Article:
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How should I start practicing mindfulness?

Alice Domar
Psychology
To practice living mindfully, set aside times each day when you consciously stop and focus on what’s going on at that moment. (Some good times: while you’re waiting for your train to work in the morning, before each meal, when you arrive at and depart from work, or when you’re nursing a baby.) Take a few breaths and center yourself. Notice what’s going on around you. Use all of your senses. By doing so, you begin to build a habit of appreciating what’s going on in the present moment.

One of the best ways to learn to be mindful is to take a dog for a walk. Dogs are always in the moment. They can take the same walk every day for ten years and still experience grass in an entirely new way each day. They’re not worried about the past (“Why didn’t my people give me some of that chicken they had for dinner?”) or the future (“I wonder if my people will give me any chicken when we get home?”). All they think about is what’s right in front of them: the smell of the grass, the basset hound in the yard next door, and the squirrel in the tree across the street.

Practice your mindfulness skills the next time you eat at a nice restaurant. Focus on the delicious smell of food, the elegant décor, the taste of the wine, the sounds of satisfied diners around you, the feel of your partner’s hand in yours. You can do anything mindfully.

Mindful walking is a wonderful way to practice mindfulness. To do a mindful walk, go outdoors and walk slowly, fully experiencing the sensations of walking one step at a time. While you walk, let your senses take over. Smell the aroma of grass and trees; notice the houses you pass and the people you see; really listen to the sounds of birds chirping, dogs barking, lawnmowers buzzing, or in winter the sound of snow crunching under your boots. If you walk in the city, be aware of the sounds of cars and buses, the smell of restaurants you pass, and the faces of the people you see. Try to stay present. When other thoughts enter your mind, gently acknowledge them and then let them go as you bring yourself back to the present moment. After your walk, try to carry that mindfulness with you for the rest of the day.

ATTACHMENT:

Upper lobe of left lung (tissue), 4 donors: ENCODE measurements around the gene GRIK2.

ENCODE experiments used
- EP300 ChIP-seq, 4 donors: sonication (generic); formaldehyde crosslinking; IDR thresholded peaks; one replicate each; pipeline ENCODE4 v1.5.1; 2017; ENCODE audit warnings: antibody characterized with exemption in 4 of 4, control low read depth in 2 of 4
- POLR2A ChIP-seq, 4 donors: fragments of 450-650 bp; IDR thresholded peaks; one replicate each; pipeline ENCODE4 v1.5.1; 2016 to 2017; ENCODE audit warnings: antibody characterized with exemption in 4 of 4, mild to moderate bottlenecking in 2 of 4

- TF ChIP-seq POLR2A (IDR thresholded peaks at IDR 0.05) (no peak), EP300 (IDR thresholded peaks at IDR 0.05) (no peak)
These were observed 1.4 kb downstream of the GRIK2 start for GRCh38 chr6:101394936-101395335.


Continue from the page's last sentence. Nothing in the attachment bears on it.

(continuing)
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You'll be more likely to continue practicing mindfulness if you start with something that isn't extremely difficult for you. Think of an activity that you find fairly easy to focus on, something that holds your attention and you can really get engaged in. Perhaps it's reading or watching television, or it could be something more active, like knitting a difficult pattern, hiking, or playing a sport. Whatever it is, if it holds your attention and engages you, that's half the battle. The other half of the battle, of course, is not judging whatever your experience is as you're engaged in this activity. And as it gets easier for you to do this activity mindfully, of course, you will need to work your way to other activities. Remember that you want to live your life more mindfully, so you can't just stick to one activity because it's easier.
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Important: This content reflects information from various individuals and organizations and may offer alternative or opposing points of view. It should not be used for medical advice, diagnosis or treatment. As always, you should consult with your healthcare provider about your specific health needs.